By Bill Desowitz
As always, the studios provided numerous press roundtable interview opportunities with directors following the presentations in Hall H.
Chief among them was a confab with Watchmen director Zack Snyder, who commented about the enormous detail that's gone into his ambitious graphic novel adaptation (he's currently making his case for a two-hour-and-45-minute cut with Warner Bros.). Snyder admitted that this is no greenscreen movie like 300, but, rather a cunning combination of in-camera work with massive amounts of CG. Other than Billy Crudup's naked blue Dr. Manhattan (he wears a MoCap suit and relied on previs for reference) and the obvious Mars sequences, it should be pretty difficult to draw the line between live and CG.
However, we've learned that the opening sequence is in fact a Forrest Gump-like tour de force of historical flashbacks that place the Watchmen in real-world history, using highly detailed CG to recreate historical events as backdrops.
Snyder said the idea is to "subvert expectations at every turn." And he reiterated that his attention to detail has resulted not only in the weaving of supplemental material from the graphic novel into the main title sequence, but also in the making of animated standalone DVDs (Tales of the Black Freighter, Under the Hood and the pirate story).
Speaking of animation, Star Wars: The Clone Wars director David Filoni admitted that George Lucas was very hands-on with shooting and editing the upcoming CG feature and TV series, which takes place between Attack of the Clones and Revenge of the Sith. Lucas also provided a lot of room for intrigue and romance into the series that debuts this fall on Cartoon Network and TNT. Look for attempts to humanize Anakin Skywalker by focusing on his attachment issue, as well as ways in which the Jedi are made more vulnerable and the Clones more personalized.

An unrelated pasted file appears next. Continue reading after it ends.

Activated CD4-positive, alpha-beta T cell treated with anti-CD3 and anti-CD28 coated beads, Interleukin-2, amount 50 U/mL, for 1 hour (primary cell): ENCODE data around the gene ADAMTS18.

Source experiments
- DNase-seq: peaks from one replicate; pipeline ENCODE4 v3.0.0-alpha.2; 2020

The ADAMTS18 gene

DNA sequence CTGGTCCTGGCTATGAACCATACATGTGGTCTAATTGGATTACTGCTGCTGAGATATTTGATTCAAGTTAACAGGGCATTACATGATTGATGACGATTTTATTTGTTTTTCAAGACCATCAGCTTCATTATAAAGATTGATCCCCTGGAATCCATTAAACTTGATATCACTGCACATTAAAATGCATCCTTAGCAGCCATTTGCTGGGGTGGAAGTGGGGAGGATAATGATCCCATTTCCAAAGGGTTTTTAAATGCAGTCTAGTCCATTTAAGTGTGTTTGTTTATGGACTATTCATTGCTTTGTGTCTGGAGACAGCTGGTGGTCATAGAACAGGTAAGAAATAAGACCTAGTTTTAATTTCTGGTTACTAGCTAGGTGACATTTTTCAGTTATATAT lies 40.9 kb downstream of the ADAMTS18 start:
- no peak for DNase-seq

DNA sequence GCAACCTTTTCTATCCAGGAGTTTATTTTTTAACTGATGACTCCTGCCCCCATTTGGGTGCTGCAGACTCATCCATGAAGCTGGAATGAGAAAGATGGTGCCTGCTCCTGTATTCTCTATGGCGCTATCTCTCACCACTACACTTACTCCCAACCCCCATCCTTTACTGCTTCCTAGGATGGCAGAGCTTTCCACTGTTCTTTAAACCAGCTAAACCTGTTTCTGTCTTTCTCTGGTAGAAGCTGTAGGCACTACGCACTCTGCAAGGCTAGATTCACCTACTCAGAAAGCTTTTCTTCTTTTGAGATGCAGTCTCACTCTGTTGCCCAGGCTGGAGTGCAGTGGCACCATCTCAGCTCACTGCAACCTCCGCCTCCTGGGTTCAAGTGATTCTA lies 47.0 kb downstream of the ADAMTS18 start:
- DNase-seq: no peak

Filoni said he drew on several sources for the design, including the anime-inspired Clone Wars series by Genndy Tartakovsky and Avatar: The Last Airbender (which he also directed) and the live-action Star Wars features (CG lighting was developed to emulate some of the live-action look).
In terms of the action-packed feature from Warner Bros. that opens Aug. 15, Lucas encouraged them to try a vertical mountain battle, which was harder to choreograph in CG. But Filoni's transition from 2D to 3D animation was infinitely made easier with the help of Zviz, the new Lucas interactive previs tool that helps with shot blocking.
Meanwhile, in discussing the update of The Day the Earth Stood Still (opening Dec. 12 from Fox), starring Keanu Reeves as a more sinister Klaatu, director Scott Derrickson (The Exorcism of Emily Rose) divulged that the new design would reflect a cutting-edge, organic look revolving around biotechnology and nanotechnology. This can be readily witnessed in the glimpse of Klaatu's ship in the trailer, which resembles a small planet. Weta Digital, under the supervision of Kevin Rafferty, has been in charge of this, as well as the new-look Gort robot (which captures the essence of the original), with both involving a lot of R&D.
Bill Desowitz is editor of VFXWorld.
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